Governance Is Not An Issue In SharePoint / Not The Droids You Are Looking For

By Nick Inglis posted 10-07-2011 01:39

  

 

Jeff Teper at Microsoft SharePoint Conference 2011“Governance is not an issue in SharePoint 2010... we have lots of customers doing it on a large scale.”

 

Thus declared Jeff Teper of Microsoft at the Microsoft SharePoint Conference 2011 Keynote Address this week. I could feel the pain of my jaw hitting the floor. I can only believe that Mr. Teper has quite a different definition of Governance than many of us who came to SharePoint from an ECM and ERM perspective.

 

Can SharePoint be managed and made manageable? Yes and many Microsoft customers are doing that on a large scale. The problem is that without proper planning and potentially major tweaks you're going to run into issues of content and retention governance… yes, Records Managers rejoice, there are SharePoint people who agree with you. SharePoint still has some shortcomings… or, as Microsoft calls them… areas where partners have room to develop.

 

The AIIM SharePoint Wiki has a whole page on the different aspects of SharePoint Governance. Let's discuss where SharePoint has strengths and… areas for partners.

 

Content Governance

 

"Content governance addresses how content is created, controlled, managed, and identified through metadata permissions and templates."

 

SharePoint makes creation of content easy for everyone which in turn makes the control and management much more difficult. Creation and control/management need to be kept in proper balance within the enterprise. SharePoint gives administrators the ability to control and manage through permissions, the managed metadata service and through the records center; it's not a simple task and there are many third parties that are working to improve upon SharePoint's limitations in this area.

 

Classification Governance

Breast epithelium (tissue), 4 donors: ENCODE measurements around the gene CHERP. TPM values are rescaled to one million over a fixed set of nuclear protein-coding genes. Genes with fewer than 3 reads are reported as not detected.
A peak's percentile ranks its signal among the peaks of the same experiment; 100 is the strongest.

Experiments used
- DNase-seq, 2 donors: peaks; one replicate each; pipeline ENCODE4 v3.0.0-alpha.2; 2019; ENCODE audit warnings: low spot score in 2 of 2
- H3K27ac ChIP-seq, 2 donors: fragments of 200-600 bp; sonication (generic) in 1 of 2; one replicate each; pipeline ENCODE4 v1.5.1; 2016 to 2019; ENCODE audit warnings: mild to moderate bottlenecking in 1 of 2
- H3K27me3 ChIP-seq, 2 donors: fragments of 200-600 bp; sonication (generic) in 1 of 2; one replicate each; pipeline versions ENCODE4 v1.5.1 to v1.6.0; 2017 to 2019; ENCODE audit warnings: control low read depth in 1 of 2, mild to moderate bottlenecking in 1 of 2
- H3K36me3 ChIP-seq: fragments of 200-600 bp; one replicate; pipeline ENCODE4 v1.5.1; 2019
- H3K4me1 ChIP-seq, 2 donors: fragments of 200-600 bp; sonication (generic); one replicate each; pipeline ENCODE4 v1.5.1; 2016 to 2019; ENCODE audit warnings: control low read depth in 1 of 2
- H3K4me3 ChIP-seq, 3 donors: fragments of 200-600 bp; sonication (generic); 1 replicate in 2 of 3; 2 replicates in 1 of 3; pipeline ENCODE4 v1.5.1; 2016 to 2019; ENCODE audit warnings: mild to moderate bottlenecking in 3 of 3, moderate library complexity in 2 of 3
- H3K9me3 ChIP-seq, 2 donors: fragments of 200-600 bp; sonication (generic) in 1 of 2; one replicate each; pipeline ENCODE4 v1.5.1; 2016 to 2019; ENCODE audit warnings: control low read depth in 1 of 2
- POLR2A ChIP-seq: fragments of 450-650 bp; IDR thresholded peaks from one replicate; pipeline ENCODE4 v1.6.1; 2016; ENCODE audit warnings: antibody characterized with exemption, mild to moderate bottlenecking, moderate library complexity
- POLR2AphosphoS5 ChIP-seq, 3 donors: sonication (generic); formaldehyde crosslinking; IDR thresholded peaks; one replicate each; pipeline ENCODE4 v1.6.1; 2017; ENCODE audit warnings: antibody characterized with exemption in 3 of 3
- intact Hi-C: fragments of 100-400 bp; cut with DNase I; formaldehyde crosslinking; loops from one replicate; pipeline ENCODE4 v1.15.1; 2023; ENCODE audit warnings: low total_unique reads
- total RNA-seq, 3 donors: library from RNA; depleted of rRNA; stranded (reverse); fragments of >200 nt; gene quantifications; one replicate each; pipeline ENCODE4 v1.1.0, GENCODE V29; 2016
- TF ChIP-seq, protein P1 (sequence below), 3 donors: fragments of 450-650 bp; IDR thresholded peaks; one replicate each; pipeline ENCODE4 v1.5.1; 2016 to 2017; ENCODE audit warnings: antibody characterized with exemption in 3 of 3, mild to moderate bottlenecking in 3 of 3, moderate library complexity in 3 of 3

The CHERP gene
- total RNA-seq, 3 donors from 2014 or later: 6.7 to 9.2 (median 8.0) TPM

"Classification governance addresses the structure and organization of the content within the enterprise. Classification governance includes definitions of content types, use of, and the management of, taxonomies and terms."

 

SharePoint gives the ability to distribute classification governance across many players in the enterprise, not just administrators but also power users. Many organizations will feel the need to claw back some SharePoint functionality to retain some level of control over taxonomy. There have been many articles written in the AIIM communities that talk about taxonomies and SharePoint, so I won't rehash that territory here.

 

Functionality Governance

 

"Functionality governance addresses what kinds of features and capabilities users and administrators can use or configure. Functionality ranges from turning features on and off, creating sites and changing the user interface."

 

Functionality governance is where SharePoint shines in my opinion. SharePoint is full of switches and knobs to customize the functionality of any given implementation. SharePoint's history as a system of portals and design give SharePoint some competitive advantages in this arena as compared to legacy vendors.

 

Development Governance

 

"Development governance deals with the creation of new application functionality, including the ability to manipulate and implement code through Visual Studio, creating new web parts and new applications."

 

Just because not all organizations employ good development governance doesn't mean that SharePoint doesn't offer it. As a side note, one of my favorite quotes from the Microsoft SharePoint Conference 2011 was from Dan Holme of AvePoint, "If you say, 'We don't have a test farm' I'll respond that you don't have a production farm!"

 

Security Governance

 

"Security governance is primarily concerned with the organization and assignment of users and groups to have specific permissions."

 

SharePoint can either handle security governance on it's own or allows you to have use your favorite enterprise authentication method. So, SharePoint's got this one in the bag.

 

Retention Governance

 

"Retention governance addresses the retention duration of documents/records that is achieved through consistently applied metadata, information management policies and record centers."

 

This is where Teper and I are probably going to disagree. Yes, SharePoint 2010 makes serious strides forward in the retention arena, but it is still lacking some serious functionality. In place records management is a brilliant concept but it needs to be more easily manageable. When search can't bring up content that exists in a prior version of a record, that presents a serious issue for e-discovery. When you have content that is diversified across thousands of sites, how can you have a consistent process for declaring records?

 

Your Thoughts?

 

After posting my shock at Teper's statement on Twitter, Daniel O'Leary (@danieloleary) responded with "These are not the droids you are looking for". At least I wasn't the only person sitting in shock. All this makes me wonder, does Teper honestly believe that SharePoint handles governance 100% completely or was this just a case of a company man towing the company line? 



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